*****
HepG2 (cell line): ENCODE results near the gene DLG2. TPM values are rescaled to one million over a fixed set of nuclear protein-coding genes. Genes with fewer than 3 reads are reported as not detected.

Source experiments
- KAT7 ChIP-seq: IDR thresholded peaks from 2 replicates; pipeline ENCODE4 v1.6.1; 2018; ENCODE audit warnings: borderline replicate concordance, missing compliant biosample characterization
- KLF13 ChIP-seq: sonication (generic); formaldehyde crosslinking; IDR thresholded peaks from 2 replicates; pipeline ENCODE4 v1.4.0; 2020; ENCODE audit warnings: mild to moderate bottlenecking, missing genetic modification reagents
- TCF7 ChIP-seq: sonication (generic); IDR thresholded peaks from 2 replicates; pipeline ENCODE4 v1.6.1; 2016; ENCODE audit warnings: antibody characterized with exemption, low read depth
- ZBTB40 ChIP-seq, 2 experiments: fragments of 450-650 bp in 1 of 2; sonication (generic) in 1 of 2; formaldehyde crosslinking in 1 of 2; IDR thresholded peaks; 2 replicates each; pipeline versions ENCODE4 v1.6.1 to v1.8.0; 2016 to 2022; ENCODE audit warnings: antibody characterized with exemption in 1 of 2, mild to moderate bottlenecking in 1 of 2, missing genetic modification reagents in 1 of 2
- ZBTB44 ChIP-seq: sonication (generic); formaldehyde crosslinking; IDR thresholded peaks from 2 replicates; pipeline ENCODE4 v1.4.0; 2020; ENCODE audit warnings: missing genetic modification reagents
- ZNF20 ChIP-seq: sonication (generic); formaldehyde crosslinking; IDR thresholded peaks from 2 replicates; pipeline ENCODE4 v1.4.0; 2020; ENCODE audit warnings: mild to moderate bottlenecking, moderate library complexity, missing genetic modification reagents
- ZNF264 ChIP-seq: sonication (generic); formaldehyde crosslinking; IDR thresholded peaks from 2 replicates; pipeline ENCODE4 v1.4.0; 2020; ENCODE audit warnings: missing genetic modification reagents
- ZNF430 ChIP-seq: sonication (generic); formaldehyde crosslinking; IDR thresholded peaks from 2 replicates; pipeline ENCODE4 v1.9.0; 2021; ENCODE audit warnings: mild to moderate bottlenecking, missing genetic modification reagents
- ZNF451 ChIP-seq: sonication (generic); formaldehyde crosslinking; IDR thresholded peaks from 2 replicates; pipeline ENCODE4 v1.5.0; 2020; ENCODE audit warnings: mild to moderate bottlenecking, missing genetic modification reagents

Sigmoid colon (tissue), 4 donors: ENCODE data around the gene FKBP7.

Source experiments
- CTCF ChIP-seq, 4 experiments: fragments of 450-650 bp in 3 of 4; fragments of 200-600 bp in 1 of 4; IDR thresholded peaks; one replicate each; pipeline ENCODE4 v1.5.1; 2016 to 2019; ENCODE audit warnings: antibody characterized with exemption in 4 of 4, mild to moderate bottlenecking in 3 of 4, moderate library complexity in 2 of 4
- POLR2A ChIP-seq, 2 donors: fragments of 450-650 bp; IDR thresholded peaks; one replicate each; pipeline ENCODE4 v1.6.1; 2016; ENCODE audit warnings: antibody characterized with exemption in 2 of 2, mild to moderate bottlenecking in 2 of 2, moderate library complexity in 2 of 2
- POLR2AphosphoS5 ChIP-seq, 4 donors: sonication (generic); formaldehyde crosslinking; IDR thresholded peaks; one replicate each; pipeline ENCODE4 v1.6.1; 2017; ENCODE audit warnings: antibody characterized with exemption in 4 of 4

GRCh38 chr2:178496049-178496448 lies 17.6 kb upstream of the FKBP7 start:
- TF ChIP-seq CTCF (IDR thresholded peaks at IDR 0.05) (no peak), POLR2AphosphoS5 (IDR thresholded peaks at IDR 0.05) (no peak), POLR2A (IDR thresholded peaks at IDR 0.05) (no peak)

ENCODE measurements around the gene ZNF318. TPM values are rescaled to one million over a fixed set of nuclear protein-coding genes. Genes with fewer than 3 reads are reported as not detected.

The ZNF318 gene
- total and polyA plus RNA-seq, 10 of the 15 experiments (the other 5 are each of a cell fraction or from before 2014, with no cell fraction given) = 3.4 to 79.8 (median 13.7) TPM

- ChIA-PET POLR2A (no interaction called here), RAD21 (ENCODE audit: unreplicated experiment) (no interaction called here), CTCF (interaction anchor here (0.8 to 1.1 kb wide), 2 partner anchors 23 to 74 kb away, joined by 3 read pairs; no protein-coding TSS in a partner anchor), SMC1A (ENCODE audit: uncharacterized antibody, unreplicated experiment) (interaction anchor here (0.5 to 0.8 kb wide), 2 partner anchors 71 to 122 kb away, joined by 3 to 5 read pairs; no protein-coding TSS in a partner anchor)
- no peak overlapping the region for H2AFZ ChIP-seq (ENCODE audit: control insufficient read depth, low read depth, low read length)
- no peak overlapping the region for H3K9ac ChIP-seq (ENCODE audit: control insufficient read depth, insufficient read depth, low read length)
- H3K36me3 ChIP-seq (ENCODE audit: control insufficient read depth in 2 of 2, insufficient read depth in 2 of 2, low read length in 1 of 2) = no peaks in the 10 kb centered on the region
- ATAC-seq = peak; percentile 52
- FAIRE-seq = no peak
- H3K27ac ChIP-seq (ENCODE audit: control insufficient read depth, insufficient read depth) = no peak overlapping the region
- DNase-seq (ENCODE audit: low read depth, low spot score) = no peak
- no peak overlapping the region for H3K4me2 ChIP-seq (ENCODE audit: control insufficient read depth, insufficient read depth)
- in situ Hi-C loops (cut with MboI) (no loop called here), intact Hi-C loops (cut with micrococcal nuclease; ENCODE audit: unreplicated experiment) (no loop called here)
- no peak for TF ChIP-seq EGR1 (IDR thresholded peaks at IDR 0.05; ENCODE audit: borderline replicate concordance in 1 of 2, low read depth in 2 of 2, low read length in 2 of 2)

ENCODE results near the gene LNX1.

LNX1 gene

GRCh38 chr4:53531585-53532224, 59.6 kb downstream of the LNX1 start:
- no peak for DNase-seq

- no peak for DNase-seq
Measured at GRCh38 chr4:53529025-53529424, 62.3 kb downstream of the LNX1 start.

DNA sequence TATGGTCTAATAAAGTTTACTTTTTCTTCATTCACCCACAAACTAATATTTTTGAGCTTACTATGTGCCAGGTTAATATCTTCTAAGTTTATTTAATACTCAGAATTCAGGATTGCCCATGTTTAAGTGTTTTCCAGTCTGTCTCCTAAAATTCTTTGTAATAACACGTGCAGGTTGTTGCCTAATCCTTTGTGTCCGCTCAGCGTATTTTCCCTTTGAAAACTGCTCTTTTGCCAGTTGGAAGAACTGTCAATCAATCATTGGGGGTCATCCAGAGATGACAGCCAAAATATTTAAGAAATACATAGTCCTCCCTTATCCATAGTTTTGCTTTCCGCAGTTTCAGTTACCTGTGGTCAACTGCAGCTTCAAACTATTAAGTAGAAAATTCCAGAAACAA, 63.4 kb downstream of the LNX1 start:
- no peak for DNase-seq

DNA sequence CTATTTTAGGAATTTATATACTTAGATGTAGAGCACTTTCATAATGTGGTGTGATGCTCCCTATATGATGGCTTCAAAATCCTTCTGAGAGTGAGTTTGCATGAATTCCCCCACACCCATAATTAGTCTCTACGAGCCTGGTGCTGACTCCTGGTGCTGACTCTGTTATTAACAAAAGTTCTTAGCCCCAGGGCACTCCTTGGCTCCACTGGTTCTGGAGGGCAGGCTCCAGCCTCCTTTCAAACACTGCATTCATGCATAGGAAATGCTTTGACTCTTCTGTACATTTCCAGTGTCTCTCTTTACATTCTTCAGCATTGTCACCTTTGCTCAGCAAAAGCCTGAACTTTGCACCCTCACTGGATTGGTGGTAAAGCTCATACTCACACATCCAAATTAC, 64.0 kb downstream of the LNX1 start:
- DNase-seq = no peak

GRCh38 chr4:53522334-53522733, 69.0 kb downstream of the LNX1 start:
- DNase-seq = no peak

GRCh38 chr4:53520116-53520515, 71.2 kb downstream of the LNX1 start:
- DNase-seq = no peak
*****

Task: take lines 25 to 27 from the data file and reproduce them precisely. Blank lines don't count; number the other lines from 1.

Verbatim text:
- H3K36me3 ChIP-seq (ENCODE audit: control insufficient read depth in 2 of 2, insufficient read depth in 2 of 2, low read length in 1 of 2) = no peaks in the 10 kb centered on the region
- ATAC-seq = peak; percentile 52
- FAIRE-seq = no peak